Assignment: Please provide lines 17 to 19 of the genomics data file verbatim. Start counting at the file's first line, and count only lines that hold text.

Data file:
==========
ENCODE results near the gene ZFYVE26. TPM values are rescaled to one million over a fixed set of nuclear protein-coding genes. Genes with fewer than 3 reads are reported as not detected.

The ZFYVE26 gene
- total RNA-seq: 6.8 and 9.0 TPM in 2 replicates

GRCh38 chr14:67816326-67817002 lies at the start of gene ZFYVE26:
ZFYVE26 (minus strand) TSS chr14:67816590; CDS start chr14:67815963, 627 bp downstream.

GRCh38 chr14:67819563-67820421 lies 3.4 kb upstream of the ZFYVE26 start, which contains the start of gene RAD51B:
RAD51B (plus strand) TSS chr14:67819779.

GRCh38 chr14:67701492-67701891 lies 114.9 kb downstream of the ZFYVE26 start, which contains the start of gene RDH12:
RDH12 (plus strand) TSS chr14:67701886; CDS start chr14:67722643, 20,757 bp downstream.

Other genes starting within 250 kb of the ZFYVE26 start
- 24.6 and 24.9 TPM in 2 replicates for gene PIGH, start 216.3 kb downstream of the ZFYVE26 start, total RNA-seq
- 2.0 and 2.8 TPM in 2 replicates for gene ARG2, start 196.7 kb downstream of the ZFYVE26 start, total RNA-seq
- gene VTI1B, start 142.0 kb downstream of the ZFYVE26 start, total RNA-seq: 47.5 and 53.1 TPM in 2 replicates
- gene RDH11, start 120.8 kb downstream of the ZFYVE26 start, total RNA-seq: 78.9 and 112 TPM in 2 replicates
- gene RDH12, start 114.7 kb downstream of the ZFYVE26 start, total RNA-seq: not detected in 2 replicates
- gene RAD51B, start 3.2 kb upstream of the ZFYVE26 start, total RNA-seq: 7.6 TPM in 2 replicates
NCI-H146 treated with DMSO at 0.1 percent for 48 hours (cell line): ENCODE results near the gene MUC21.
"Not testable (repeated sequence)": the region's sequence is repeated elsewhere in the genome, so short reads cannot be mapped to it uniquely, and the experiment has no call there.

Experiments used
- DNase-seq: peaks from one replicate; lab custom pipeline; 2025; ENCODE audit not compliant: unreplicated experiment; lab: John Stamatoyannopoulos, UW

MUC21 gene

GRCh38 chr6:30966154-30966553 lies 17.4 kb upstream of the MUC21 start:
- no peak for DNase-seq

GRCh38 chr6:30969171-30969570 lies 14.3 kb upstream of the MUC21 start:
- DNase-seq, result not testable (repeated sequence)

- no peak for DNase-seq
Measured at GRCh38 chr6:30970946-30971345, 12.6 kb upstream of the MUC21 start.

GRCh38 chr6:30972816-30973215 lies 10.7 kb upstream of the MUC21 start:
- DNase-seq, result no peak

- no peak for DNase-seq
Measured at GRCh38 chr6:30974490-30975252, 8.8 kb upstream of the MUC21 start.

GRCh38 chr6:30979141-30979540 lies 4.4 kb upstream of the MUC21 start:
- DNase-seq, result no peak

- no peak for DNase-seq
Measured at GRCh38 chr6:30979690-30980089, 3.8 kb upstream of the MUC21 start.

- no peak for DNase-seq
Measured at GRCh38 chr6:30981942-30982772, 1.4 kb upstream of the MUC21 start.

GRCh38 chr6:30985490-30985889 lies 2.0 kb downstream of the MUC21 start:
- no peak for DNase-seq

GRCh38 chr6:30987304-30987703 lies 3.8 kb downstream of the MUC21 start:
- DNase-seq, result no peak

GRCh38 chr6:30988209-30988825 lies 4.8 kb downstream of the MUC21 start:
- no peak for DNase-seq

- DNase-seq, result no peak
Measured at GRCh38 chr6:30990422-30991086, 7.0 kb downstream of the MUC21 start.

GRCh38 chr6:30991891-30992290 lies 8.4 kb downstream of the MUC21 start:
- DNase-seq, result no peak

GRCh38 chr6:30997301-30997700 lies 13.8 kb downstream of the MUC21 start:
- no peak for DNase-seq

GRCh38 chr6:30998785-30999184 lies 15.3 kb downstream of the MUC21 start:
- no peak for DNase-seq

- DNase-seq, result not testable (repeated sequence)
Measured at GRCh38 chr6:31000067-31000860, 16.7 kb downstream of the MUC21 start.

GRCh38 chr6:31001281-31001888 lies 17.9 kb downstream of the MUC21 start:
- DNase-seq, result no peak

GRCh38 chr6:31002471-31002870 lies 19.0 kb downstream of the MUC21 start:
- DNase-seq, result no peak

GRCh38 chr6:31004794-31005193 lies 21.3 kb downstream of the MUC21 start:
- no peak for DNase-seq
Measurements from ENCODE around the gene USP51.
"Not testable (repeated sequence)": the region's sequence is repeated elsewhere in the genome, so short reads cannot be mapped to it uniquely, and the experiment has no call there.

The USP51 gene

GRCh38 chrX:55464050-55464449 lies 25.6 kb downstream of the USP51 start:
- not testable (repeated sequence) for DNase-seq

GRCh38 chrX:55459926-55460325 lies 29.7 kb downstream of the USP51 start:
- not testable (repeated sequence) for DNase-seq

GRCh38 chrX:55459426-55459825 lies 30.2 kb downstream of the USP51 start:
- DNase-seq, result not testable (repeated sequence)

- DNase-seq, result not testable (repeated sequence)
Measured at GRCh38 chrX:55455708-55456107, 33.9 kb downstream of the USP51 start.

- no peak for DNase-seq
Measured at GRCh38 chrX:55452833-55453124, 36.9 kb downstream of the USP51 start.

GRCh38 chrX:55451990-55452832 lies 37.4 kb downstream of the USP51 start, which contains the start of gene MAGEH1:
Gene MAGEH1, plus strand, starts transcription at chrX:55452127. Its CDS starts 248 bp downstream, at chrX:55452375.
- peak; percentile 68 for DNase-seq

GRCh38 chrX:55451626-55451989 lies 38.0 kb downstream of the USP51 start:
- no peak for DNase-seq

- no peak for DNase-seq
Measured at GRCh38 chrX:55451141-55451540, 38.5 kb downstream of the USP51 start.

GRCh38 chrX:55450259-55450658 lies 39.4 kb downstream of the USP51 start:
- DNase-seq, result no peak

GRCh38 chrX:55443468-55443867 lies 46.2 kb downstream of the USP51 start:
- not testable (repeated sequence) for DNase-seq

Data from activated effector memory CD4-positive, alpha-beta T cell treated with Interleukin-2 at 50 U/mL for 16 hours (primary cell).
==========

NCI-H146 treated with DMSO at 0.1 percent for 48 hours (cell line): ENCODE results near the gene MUC21.
"Not testable (repeated sequence)": the region's sequence is repeated elsewhere in the genome, so short reads cannot be mapped to it uniquely, and the experiment has no call there.

Experiments used